• 12% give up after four “no’s”

This means that 92% of salespeople give up after four “no’s”, and a mere 8% ask for the order a fifth time. No wonder just 8% of salespeople get close to 80% of the sales orders.

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Many sales reps don’t follow up with prospects after two “no’s” because they think customers don’t need what they want. But many others “forget” to follow up because they note things in a diary instead of using a CRM software which sends out automated reminders about when to follow up with prospects.

The more you follow up, the higher your chances of converting a sale.

4. Fighting the Price War

Ask most salespeople what their product’s USP is and they’ll say, “It’s the cheapest in the market.” But the low price can never be a USP because a new entrant can undercut you. Then someone undercuts them. This cycle continues until the whole market becomes unsustainable.

How did price become an important factor in sales? Because customers want the cheapest product, right?

Not so.

Customers want a product that solves their problem but they are not sure whether it will. Since all products in a category offer the same features and benefits, customers choose the lowest price as a factor so that even if the product doesn’t live up to expectations, customers don’t feel the guilt of having spent a lot of money.

To differentiate yourself in the market, align your product’s goals with those of your customers’ business needs. Not only will they buy from you all the time; they’ll also pay you a premium.

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5. Providing Poor Aftersales Support

Most companies think that making a sale is the hardest part of a business and delivering orders is easy. As a result, they don’t prioritize operations, order delivery, and post-sales support.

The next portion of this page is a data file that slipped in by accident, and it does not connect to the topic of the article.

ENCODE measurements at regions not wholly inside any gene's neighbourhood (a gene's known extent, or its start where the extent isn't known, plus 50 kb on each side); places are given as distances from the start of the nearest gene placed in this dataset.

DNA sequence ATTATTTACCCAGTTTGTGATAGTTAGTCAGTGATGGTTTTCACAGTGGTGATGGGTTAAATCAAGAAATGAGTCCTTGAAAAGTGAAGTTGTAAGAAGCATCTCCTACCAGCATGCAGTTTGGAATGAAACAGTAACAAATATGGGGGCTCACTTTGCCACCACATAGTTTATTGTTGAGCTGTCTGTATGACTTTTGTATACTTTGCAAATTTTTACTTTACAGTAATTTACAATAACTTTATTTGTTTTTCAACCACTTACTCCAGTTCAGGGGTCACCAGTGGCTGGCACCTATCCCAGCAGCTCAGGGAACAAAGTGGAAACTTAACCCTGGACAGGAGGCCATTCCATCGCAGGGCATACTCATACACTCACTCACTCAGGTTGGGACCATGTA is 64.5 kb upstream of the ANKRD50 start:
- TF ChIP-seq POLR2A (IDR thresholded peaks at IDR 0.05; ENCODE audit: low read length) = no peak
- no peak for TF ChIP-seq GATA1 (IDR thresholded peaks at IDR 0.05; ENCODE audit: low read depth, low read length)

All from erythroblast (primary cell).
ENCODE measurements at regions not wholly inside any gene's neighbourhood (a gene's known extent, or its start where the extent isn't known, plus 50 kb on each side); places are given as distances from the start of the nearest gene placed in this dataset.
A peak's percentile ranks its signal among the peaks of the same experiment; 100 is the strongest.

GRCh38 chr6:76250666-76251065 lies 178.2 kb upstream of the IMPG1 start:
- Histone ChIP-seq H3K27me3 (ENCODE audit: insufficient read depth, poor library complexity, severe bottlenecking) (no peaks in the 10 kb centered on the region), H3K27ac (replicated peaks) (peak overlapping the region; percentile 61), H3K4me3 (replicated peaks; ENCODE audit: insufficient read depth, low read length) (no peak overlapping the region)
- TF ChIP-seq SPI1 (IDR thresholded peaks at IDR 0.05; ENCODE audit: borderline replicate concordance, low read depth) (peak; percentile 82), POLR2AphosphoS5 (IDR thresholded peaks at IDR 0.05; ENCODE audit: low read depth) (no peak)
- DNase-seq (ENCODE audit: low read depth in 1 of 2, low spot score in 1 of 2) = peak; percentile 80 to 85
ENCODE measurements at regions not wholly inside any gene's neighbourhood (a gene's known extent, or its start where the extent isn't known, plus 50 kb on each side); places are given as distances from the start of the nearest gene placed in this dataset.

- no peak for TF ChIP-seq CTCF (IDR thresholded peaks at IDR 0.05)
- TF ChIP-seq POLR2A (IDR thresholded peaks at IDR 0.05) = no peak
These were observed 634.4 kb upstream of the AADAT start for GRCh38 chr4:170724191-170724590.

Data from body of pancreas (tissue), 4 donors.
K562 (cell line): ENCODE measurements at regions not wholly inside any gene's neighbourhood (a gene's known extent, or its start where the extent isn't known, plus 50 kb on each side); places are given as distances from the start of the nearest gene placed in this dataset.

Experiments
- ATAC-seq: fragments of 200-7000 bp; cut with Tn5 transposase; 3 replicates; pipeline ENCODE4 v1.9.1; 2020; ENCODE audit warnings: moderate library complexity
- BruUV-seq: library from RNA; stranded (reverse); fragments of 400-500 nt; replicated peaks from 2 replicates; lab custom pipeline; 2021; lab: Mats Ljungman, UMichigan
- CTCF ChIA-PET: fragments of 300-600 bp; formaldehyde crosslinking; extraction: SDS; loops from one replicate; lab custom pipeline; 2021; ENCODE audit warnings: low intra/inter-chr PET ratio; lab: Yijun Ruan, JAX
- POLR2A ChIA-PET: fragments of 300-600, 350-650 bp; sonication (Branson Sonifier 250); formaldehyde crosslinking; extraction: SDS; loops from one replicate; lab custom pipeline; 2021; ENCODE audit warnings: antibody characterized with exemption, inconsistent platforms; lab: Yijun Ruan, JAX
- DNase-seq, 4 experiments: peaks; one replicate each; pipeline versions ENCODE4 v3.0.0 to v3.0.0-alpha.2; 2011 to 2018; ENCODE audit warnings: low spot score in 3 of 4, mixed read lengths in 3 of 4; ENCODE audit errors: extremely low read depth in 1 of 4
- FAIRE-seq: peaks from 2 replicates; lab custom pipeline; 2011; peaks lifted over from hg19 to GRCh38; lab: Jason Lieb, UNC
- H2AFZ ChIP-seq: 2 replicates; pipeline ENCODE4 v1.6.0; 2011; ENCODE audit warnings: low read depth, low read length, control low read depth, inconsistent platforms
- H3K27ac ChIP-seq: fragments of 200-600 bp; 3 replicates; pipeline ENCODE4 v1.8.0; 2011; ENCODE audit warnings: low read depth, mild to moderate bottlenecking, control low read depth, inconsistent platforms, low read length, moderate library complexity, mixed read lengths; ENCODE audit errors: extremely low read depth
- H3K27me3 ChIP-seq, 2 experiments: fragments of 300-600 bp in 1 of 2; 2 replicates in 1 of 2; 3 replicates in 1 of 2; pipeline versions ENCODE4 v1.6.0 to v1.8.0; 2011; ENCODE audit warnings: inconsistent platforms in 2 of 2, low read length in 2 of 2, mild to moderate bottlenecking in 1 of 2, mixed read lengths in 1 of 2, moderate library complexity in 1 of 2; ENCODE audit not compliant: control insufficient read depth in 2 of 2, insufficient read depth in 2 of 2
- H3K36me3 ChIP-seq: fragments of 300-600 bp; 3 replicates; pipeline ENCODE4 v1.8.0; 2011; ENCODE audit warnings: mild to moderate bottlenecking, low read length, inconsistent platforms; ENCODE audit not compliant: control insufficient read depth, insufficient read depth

But sales – making a promise to a prospect – is easy. What’s hard is to ensure that your organization keeps that promise. Because if customers don’t feel that you kept your word, they won’t buy from you again. The result of this high churn will be spending tremendous time, energy, and funds to find new customers and not enough to grow your business.

Prioritize customer satisfaction more than sales. Make it easy for customers to engage with your organization instead of trying to delight them. When ease of doing business becomes a predictable aspect of your business, it will turn into a USP.

Then sales will skyrocket without much intervention from leaders.

Summing Up

Customer behaviour has changed and businesses have to keep up with these changes. For a business to sustain, it’s essential to identify the right audience, show them how its products solve their problems and ensure that customers enjoy a predictable experience.

Let’s stop selling like its 1992 and start adding value in our customers’ lives like it’s 2019.

Want to know how to improve your sales processes and customer experience? Connect with us for a no-obligation demo.

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2 Comments

  1. Ashish Pravin Parekh September 3, 2019
  2. manoj agrawal September 4, 2019